You may not know this, but I can be a really foolish Viking sometimes. After a weekend of happy re-enacting I tossed this tunic in the laundry.... BIG mistake!! The yellow and light brown wool almost disappeared and what was left was about ten times smaller, leaving the neckline, bottom hem and sleeves looking ruffled and awful. Okay... now what?
Tape weave something nice? Ok, why not? I have gotten quite good at that and so I decided to buy some real wool (pre-shrunk!) in a lovely dark green and beige and I made the trim you see hereunder.

You can find the pattern for this trim in the next post =0)


Early pieces...

Here are some photos of embroidered trims I made on costumes I made in 2004, when our group first started:

Grey flanel (yes Vikings had flanel) underdress with woolen orange hem. Green overtunic with backstitch in burgundy, dark grey and light pink flanel stitch.

Same green overtunic and Einar's dark green woolen tunic, embroidered with yellow and dark red back stitch.

More on the purple tunic can be found under "tape weaving"


Our group Tjursläkter uses red and yellow as group colours. They work really well on shields, banners and flags and such. The original of this Bull is Pictish and it was found in a cave in Scotland and it is old enough for Vikings to have used it.

I made this banner for my husband Einar's birthday on June 20th but he had such a rough day last week that I decided to give it to him early. You should've seen his smile...

The fabric is red linen and the yellow thread (I used a back stitch) is pure linen as well. To give the banner a bit more "body" I've lined it with dark red canvas on the back.

A small kaftan

Lars' mum-in-real-life, my sister in law :), made him some excellent Viking clothes. Together with some authentic shoes and a hat he looks everything a real Viking should look.

Next to the dark brown cloak he already has, I am making him this Rus Kaftan. Ssssht, don't say anything, he doesn't know yet ;) but I couldn't resist showing this to you now. It is a really thick wool and I am hand-sewing the hem with red linen thread.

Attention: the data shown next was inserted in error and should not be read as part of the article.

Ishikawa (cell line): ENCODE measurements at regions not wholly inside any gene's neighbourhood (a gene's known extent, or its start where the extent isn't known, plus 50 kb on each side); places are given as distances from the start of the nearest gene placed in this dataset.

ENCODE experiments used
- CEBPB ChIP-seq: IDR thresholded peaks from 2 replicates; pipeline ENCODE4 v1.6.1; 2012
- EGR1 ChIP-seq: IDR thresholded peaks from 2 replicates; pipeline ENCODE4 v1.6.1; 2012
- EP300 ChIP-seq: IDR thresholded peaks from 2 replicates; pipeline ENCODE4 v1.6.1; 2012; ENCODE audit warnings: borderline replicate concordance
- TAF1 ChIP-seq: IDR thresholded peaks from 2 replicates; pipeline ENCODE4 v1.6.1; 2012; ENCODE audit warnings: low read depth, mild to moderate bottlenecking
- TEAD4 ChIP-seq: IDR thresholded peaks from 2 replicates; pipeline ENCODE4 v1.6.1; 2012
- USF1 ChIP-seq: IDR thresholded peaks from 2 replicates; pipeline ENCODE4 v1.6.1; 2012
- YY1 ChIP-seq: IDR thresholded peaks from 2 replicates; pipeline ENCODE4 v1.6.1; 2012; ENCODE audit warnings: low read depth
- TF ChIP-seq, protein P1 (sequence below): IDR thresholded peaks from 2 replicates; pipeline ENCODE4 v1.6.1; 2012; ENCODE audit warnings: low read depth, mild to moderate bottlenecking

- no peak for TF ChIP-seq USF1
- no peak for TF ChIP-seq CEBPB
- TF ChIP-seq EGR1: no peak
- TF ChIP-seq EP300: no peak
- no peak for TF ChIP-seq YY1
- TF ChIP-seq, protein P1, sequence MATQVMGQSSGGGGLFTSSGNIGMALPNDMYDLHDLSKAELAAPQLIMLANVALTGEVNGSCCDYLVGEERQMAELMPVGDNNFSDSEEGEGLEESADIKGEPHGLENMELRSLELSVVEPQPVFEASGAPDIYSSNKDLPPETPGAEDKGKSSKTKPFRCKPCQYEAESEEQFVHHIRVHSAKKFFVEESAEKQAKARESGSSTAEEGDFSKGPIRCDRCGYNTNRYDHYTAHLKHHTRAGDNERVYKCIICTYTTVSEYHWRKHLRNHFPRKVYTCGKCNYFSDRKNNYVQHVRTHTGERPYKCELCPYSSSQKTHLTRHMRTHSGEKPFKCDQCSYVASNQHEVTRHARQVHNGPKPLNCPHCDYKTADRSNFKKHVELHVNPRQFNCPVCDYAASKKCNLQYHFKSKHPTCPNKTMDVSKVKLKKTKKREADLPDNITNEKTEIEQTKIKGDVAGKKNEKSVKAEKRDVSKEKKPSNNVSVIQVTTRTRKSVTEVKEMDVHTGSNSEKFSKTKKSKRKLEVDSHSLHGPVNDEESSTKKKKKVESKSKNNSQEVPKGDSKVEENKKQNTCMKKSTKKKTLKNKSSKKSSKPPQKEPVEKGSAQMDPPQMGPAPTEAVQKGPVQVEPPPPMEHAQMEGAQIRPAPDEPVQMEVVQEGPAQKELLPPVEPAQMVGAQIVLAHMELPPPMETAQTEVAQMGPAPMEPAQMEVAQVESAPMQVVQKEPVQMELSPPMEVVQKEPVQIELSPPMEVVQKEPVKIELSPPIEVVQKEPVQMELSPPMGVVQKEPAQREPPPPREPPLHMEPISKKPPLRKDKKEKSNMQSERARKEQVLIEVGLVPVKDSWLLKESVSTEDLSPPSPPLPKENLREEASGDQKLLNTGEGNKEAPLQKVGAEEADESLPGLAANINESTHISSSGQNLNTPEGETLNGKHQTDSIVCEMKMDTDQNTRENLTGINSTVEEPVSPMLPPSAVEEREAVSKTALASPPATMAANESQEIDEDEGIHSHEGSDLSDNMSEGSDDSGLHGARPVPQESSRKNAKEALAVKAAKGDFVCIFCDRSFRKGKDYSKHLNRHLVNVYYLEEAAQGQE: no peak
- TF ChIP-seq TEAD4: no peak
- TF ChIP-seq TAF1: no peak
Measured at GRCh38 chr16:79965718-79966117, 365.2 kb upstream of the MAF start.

You can see the gussets and the extra panels on the side to make the kaftan wider.


Decoration for a small cloak

Our nephew joined our Viking group Tjursläkter last year and ever since he plays "our son" and has named himself Lars Einarrson.

This shy little guy, who is 9 at the moment I am writing this, has a dark brown cloak. It's quite warm, yes absolutely, but from a Viking point of view rather plain.

So, not to worry, it's time to make some decoration...

I used cream, burgundy, yellow and dark yellow wool. Real wool yes, but sadly not handspun. Pictures of the finished cloak will be posted soon.

greetz, Arda

Tape weaving

Dear all,

Well, it has finally come to this...: Arda has started her own blog as well. Many people have asked me to make pamphlets about the crafts I do, but in all honesty the only thing I do really well is cook, tape weave and sew... the rest is just plain awful. You see, I am good at explaining things, at understanding the theory but this does by no means mean I can MAKE things myself. Hey... I can't help it, I'm a teacher...
My nalbound socks are hideous and don't look like socks and my tablet woven trim is non-existent till this day...ahem! My spinning... well don't get me started on that.

No, no, this is not lack of self-esteem, this is knowing yourself!

So, if you keep track of this blog you will be able to read all about me trying these crafts. Because that is what I will do, TRY. No promises about the results.

Tape weaving is called "band weven" in Dutch and here's a great link:

I'll be posting more here soon.

best, Arda